I've always been attracted to blue and white porcelain so for the past few months I've been looking around for a few pieces that could be the start of a tiny collection.
I was surprised at the range of ceramics available.
Landmark's display of blue and white ceramics
At the home section of department stores, there are inexpensive jars and vases for a few hundred pesos. They look brand new and shiny, the colors bright and even. It wasn't exactly what I was looking for.
Then I came across the pot traders in Mandaluyong who bluntly asked me if I was looking for antiques: "anong klaseng gusto niyo? Yung may glaze or wala? Puede kahit ano" (What kind of antiques are you looking for--those with glaze or without? We can make any) Don't you love our access to made-to-order-antiques?
new jars, made to look old
Then of course there are the pieces which are priced so high, and dealers mouthing off "Qing dynasty" this and "Ming dynasty" that. This was all too intriguing.
Then on a trip to Baguio last summer, I happen to walk into the shop of Mary Ngalawen, an antiques dealer (and apparently a healer too). She obviously could tell that I didn't know anything about blue and whites-- and was happy to explain to me what each piece was and why it was considered common or important.
Mary Ngalawen showing me some antique powder cases
She showed me some of the ceramics she had in the store and explained the patina of different pieces. Ceramics that have been found in the ground usually have the glaze worn off, and those that are still intact is because the piece has been passed down through generations or was found in a shipwreck. Aha! No wonder those Mandaluying dealers were asking me what type I wanted.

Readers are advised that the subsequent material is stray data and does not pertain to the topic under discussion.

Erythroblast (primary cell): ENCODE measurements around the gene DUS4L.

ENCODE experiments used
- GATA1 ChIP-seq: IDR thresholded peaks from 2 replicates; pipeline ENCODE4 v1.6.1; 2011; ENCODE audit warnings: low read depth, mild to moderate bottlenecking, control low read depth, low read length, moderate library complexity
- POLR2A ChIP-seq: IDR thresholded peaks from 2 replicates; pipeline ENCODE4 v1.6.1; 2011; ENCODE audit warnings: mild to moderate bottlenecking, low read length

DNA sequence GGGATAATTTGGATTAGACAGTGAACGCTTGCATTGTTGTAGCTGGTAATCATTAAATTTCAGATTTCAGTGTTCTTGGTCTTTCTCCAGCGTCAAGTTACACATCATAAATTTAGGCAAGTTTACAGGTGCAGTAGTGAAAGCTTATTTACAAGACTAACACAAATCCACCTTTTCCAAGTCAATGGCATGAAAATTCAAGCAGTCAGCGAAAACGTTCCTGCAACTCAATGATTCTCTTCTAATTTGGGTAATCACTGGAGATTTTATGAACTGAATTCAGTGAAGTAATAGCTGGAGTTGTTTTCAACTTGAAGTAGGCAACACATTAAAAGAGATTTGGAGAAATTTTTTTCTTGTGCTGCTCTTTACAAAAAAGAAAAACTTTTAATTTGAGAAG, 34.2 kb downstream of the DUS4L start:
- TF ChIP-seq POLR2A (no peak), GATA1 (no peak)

When I told her I was beginning to read about blue and whites, she encouraged me to continue researching and to come back whenever I visited Baguio. She was so modest to even add, "naku, after you've read and studied everything, you'll know more than me!" She said all her knowledge comes from many years' experience of handling these wares.
An excerpt from a book 'Way of the Ancient Healer", by Virgil Apostol, which I found online
After visiting her three times this summer I was more sure I wanted old wares and not newly-minted decorator-style ones, even if these new ones are very pretty.
new blue and white ceramics at a home store in Istanbul
I have since ordered books online. The history of blue and whites goes way back and is extremely fascinating.
The best part about this research is that the Philippines figures largely in most (foreign) books because it was within the trade route of China.
This explains whey there are a lot of old blue and white wares in the country, and the reason why everyone has a tita or lola who probably has old Chinese wares at home.
And what a surprise to find--right in my own "backyard"--the Ayala Museum has a permanent collection of blue and white porcelain!
They have an extensive display of old tradeware from the private collection of the Villanueva family. If only we could handle them...
But what got me excited was this...
I haven't checked it out yet and I wonder if it will be too nerdy for my taste but can't wait to find out!
And so the learning continues...